From autumn to spring the plant ideally overwinters in a bright spot at a temperature between eight and 12° Celsius. During this time the Gerbera rests, which lets it produce a wonderful flowerage again. You only need to water the plant two times a month during this time and fertilisation is not necessary at all.

If such a spot is not available a room will do nicely as well. Here too you don’t need to fertilise. Watering will be necessary a little more often than at eight to 12° Celsius.

Gerbera is blooming in many different colours

Overwintering at room temperature

If it should not be possible to keep the Gerbera at the temperature named above, you can also keep at room temperature all year long. In this case you water it as usual but fertilise it a little less often. Although you need to keep in mind that the Gerbera give out earlier than usual and produce either less gorgeous flowerage or stop growing at all. This is why a year-round keeping of Gerberas at room temperature is not recommended.

Pests

Gerberas become mostly infected by aphids and white flies. In the early stage aphids can be fought by simply rinsing the plant with water. If the infestation is worse household remedies like a mix of a tablespoon of soft soap and a litre of water are a good way to fight it off. Just spray the mixture onto the affected plant.

If all of that doesn’t  help, you can buy different substances against aphids in specialist shops. Yellow panels are usually most effective against white flies. Just put the panel into the pot of the affected plant.

Gerbera needs a bright location

Diseases

Gerbera rot

The worst disease that can infect a Gerbera is the Gerbera rot. It will first make the leafs turn fallow green to greyish brown. Then the stem base and the roots will start to rot as well. Gerbera rot is caused by low temperatures, too moist soil, too much fertiliser or an acidic soil. If a Gerbera is infected the only solution is to dispose of it.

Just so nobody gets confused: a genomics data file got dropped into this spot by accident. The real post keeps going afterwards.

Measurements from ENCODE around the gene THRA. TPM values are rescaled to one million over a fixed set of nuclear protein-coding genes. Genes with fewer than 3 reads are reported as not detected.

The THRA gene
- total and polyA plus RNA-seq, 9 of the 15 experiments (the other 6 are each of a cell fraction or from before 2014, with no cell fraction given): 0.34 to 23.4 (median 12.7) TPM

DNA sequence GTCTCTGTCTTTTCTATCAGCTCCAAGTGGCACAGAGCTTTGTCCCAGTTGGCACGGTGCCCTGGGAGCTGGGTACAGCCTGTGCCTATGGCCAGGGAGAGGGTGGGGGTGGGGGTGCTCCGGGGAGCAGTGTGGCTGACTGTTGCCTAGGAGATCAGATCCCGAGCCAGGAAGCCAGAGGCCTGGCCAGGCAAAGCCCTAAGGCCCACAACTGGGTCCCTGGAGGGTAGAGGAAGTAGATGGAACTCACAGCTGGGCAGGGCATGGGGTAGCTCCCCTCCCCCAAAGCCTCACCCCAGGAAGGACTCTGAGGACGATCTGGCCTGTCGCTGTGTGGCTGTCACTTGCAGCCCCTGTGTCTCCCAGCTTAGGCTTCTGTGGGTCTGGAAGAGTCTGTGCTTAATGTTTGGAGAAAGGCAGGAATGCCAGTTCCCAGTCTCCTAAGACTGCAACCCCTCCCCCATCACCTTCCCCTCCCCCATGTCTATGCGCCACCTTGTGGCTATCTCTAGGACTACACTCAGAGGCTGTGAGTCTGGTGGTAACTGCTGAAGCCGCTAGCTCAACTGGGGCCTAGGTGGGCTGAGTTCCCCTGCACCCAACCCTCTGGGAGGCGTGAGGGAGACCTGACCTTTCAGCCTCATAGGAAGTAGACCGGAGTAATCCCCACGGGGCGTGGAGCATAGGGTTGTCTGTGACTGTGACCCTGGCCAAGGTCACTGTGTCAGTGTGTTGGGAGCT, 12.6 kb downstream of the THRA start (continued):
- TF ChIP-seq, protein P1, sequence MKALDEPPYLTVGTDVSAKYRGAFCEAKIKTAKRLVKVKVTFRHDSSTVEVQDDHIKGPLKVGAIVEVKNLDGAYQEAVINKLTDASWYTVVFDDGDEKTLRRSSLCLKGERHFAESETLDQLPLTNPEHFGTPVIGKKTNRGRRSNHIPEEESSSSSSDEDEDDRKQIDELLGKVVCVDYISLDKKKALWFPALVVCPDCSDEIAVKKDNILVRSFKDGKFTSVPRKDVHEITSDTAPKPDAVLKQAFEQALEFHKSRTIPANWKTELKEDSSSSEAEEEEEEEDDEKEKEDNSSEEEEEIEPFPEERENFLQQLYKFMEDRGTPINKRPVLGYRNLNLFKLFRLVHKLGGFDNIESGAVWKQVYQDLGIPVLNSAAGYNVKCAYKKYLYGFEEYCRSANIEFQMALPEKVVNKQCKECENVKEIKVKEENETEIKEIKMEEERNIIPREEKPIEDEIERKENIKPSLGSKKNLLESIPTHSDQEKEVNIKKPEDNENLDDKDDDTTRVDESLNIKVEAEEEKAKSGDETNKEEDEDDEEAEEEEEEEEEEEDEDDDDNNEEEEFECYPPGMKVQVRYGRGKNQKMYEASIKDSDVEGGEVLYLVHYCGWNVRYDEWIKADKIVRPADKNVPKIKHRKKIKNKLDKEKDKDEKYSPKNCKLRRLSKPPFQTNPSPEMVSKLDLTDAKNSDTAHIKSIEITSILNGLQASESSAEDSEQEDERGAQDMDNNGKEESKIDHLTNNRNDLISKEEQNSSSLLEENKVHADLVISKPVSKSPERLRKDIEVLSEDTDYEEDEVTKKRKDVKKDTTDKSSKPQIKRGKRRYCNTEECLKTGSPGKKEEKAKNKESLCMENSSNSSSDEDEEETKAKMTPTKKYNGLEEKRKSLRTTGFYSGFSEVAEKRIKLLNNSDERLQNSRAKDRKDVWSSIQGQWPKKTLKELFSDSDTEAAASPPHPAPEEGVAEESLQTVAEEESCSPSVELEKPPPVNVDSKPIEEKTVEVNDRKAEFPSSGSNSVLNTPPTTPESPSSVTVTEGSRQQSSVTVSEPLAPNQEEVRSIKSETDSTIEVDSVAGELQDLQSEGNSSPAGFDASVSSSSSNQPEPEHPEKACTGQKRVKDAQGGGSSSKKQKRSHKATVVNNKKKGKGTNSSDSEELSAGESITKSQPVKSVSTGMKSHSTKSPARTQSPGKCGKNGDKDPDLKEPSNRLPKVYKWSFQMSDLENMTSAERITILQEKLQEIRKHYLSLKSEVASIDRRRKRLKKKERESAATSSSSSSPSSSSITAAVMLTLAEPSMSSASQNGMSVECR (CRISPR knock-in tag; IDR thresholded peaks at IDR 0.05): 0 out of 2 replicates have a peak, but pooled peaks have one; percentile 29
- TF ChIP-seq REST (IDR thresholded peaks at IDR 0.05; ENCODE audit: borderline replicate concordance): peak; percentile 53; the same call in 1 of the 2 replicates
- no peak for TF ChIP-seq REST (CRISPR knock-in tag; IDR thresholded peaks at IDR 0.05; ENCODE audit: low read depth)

Grey mould

Another disease that often infects Gerberas is grey mould. It is caused by the plants standing too close to each other, getting too little fresh air, the substrate being to moist or the room temperature being too instable. Treat it by plugging of the infected leafs and then spraying the plant with a fungicide to protect it from further infections. Also the keeping conditions should be adjusted so that the grey mould can’t reappear.

Varieties

There are about 40 breeds and multiple hundred kinds of Gerberas known. The plants are provided in different, wonderful colour combinations. For example there is the Granderea Red which’s powerful shades of red truly shine in a pot.

Also beautiful is the Garnivea Sunny with its yellow, shining bloom. The different varieties of this wonderful plant can be bought all year long.

Sorts – Distinction by size of the bloom

The big amount of different Gerberas is usually distinguished by the size of its blooms. By now there are mini Gerberas as well as standard Gerberas and giant Gerberas. A mini Gerbera usually identifies a bloom diameter of up to eight centimetres.

Gerbera grows compact with long pedicel

Standard Gerberas include all Gerberas with a bloom diameter up to 13 centimetres. The giant Gerberas, which are counted as specialties, measure in some cases up to 15 centimetres in diameter.